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Health

Manitoba judge calls for review of health care at remand centre following death

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WINNIPEG — A Manitoba judge is calling for an independent review of health services at the Winnipeg Remand Centre following an inquest into the death of an epileptic inmate who had not been given anti-seizure medication.

Provincial court Judge Heather Pullan also wants the province to transfer responsibility for inmate care at all provincial jails from the Justice Department to the Health Department, and to train nurses and guards on how to deal with people with seizures.

Pullan made the recommendations after hearing evidence about the death of Errol Greene.

Greene, 26, had been arrested for breaching a bail order not to drink alcohol. He was brought to the remand centre on April 30, 2016, to await a bail hearing. He notified staff he used valporic acid to control his epilepsy.

It was a Saturday. No doctor was scheduled to visit the centre, which serves as a temporary holding facility for close to 300 inmates, until Monday.

The next day, Greene was on the phone with his partner, Rochelle Pranteau, who told the inquest Greene complained about not being given medication. He started having a seizure during that call and collapsed.

A second seizure followed an hour later. Greene was restrained by staff and became unresponsive. He was taken to hospital and died a few hours later.

“Had Mr. Greene been given valporic acid in the 48 hours prior to his death, he likely would have had a higher blood level than the 6.9-micrograms at autopsy, and be better protected from seizure,” Pullan wrote in her report released Tuesday.

A nurse at the centre dealt with Greene shortly after his arrival but was a new employee and did not have access to the prescription drug database that would have confirmed his medication, the inquest report said.

A second nurse who later dealt with Greene did not give him valporic acid, partly because she did not know what else he may have consumed.

Corey Shefman, the lawyer who represents Greene’s widow, said he welcomed the report.

“For a person living with epilepsy, having access to their anti-seizure medications is crucial. And so them having not given it to him exposes a number of really serious problems with health services in corrections,” Shefman said.

Pullan also said the province should bolster recruitment and retention of nurses to address staff shortages and reduce the number of times nurses work alone.

Justice Minister Cliff Cullen said the government has set up a team of senior officials to review the recommendations, and has already taken steps to improve care at the remand centre.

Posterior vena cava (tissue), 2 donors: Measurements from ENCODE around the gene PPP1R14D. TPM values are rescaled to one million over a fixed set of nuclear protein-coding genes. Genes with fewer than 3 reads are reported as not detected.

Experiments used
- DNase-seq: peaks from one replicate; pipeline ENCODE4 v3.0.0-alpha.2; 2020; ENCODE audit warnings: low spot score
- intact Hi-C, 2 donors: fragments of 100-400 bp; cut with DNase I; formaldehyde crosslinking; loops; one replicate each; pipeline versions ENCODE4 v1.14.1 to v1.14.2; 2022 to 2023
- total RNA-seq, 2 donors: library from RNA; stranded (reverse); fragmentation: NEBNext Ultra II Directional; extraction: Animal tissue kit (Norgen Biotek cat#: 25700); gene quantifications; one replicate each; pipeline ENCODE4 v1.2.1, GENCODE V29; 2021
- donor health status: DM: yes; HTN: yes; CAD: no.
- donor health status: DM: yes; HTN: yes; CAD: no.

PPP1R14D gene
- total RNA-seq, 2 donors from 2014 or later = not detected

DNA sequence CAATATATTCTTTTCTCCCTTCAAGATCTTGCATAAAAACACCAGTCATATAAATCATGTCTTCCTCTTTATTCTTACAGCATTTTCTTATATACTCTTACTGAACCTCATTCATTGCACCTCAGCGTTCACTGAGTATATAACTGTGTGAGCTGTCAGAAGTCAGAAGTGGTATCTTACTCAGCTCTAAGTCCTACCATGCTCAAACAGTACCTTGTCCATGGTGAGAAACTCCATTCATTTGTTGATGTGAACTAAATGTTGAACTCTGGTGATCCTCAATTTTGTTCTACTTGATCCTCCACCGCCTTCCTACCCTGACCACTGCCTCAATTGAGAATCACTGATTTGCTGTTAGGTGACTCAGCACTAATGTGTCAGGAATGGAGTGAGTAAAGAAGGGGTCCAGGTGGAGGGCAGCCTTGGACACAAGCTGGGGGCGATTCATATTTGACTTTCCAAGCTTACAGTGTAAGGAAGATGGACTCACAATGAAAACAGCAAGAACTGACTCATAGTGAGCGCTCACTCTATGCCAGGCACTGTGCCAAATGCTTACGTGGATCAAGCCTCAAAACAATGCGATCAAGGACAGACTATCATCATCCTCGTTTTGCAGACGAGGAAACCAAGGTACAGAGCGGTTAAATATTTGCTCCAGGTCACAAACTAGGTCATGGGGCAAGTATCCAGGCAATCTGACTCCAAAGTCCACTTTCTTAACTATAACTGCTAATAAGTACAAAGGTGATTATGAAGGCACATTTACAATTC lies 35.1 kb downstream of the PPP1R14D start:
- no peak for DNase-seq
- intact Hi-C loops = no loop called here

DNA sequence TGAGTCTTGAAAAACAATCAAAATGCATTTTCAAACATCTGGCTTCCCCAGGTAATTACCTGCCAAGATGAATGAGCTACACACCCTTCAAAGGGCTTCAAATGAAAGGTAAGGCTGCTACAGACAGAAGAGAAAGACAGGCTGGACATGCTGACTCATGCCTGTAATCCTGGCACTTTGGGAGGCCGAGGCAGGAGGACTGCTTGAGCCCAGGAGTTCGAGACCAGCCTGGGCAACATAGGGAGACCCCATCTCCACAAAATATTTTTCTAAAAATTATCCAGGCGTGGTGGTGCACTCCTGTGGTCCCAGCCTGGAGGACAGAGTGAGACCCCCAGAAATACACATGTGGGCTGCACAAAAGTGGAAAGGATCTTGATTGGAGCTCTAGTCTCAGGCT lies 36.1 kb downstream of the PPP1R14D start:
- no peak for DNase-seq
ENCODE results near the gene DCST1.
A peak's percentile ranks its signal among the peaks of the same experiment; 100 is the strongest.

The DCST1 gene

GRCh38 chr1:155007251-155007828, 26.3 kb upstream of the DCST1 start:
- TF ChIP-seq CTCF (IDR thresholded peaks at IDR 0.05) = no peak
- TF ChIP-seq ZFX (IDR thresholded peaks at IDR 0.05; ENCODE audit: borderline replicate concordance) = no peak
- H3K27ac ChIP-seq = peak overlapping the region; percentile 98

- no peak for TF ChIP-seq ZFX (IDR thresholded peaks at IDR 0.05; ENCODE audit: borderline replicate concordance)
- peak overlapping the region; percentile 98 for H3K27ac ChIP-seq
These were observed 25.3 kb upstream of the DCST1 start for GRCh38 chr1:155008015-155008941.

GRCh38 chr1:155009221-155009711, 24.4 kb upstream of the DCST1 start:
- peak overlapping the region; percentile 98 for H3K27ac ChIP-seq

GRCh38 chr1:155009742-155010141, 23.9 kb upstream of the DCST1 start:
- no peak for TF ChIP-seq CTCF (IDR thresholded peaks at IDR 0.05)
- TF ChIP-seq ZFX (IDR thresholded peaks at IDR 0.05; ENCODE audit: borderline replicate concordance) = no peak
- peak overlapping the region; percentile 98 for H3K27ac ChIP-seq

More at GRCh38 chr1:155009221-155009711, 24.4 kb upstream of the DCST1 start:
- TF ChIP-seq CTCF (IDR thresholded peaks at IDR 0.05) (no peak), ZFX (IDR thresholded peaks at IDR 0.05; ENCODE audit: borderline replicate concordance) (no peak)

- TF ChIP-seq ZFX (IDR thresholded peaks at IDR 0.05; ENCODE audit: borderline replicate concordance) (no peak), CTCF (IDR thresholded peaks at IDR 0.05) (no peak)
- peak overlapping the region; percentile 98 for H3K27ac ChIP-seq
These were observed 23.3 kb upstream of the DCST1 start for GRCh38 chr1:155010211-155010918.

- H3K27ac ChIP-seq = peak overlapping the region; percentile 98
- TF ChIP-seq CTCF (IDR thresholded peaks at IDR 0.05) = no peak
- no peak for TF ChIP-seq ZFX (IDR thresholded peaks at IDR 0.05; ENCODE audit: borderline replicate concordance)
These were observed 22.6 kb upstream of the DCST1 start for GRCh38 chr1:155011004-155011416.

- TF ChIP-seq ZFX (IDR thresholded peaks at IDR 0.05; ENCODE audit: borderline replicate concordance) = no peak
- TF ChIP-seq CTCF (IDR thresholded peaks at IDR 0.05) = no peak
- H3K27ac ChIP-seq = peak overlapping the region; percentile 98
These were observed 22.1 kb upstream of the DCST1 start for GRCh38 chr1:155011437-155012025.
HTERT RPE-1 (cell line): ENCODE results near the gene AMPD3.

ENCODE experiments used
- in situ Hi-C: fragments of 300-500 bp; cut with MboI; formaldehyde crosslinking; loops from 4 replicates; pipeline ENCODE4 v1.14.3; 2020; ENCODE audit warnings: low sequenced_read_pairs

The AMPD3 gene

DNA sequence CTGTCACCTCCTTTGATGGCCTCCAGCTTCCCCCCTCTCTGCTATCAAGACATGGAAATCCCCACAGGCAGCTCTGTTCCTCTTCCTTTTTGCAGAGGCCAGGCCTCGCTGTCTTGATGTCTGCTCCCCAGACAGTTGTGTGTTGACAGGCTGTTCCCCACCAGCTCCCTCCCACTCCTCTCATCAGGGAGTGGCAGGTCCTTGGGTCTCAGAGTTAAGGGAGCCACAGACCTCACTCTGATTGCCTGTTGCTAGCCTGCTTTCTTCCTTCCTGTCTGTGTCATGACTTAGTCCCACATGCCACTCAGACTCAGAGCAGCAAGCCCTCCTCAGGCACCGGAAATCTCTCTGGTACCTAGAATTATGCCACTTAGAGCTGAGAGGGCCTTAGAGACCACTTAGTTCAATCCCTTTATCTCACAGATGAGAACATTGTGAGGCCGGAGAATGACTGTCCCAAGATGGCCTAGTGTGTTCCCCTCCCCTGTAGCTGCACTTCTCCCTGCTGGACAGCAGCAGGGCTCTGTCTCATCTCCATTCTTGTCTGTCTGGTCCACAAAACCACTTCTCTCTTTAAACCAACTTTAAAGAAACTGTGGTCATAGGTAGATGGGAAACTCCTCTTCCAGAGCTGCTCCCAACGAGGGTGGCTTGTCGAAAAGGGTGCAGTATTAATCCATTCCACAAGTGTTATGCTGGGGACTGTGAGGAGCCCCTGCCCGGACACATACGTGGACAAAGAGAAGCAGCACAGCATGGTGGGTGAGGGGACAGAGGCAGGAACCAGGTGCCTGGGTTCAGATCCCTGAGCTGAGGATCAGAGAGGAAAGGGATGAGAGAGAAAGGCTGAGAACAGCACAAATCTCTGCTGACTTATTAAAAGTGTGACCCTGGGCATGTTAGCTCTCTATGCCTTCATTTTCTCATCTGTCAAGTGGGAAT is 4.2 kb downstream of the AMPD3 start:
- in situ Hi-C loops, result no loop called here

“These improvements include ensuring that a physician is scheduled to attend the remand centre every day,” Cullen said.

“We have also improved record-keeping and file storage at the facility to ensure that health information is meticulously recorded.”

Greene was one of five people who died at the remand centre in 2016 — the highest annual number in recent years.

Among the others was Russell Spence, who struggled with guards while being processed. A pathologist attributed the death to cardiac arrhythmia combined with the effects of methamphetamine.

Robert McAdam, 53, also died in custody. His family told the Winnipeg Free Press McAdam committed suicide after years of alcohol abuse.

 

 

Steve Lambert, The Canadian Press

Note to readers: This is a corrected story. An earlier version said Greene had been arrested for breaching a probation order.

Community

Achieving Mental Health is an Everyday Task

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Man with sad face drawing.

Achieving Mental Health is an Everyday Task

Duane (not his real name) shared, “I have dealt with my depression on my own for over 15 years, with the aid of anti-depressant drugs. I wasn’t even aware of the anxiety issues until they were pointed out to me just last year. Approximately 4 years ago I did seek therapy during one particularly low period in my mood. I carried on until April of last year when I had a suicide attempt that showed me I need additional help from outside resources including Mental Health, Red Deer PCN, and my company EFAP. Seeing how my suicide attempt impacted my immediately family was my impetus to get additional help.

I took the Red Deer PCN Happiness Basics program. I believe the course helped me to see that I have to make a daily practice of the skills I have been taught. I can’t just try and apply them when I’m feeling down. By doing this I have levelled off my moods; I am not walking on air but I seem to be avoiding the deep depressive periods I had in the past. I am thankful for this change in my daily life.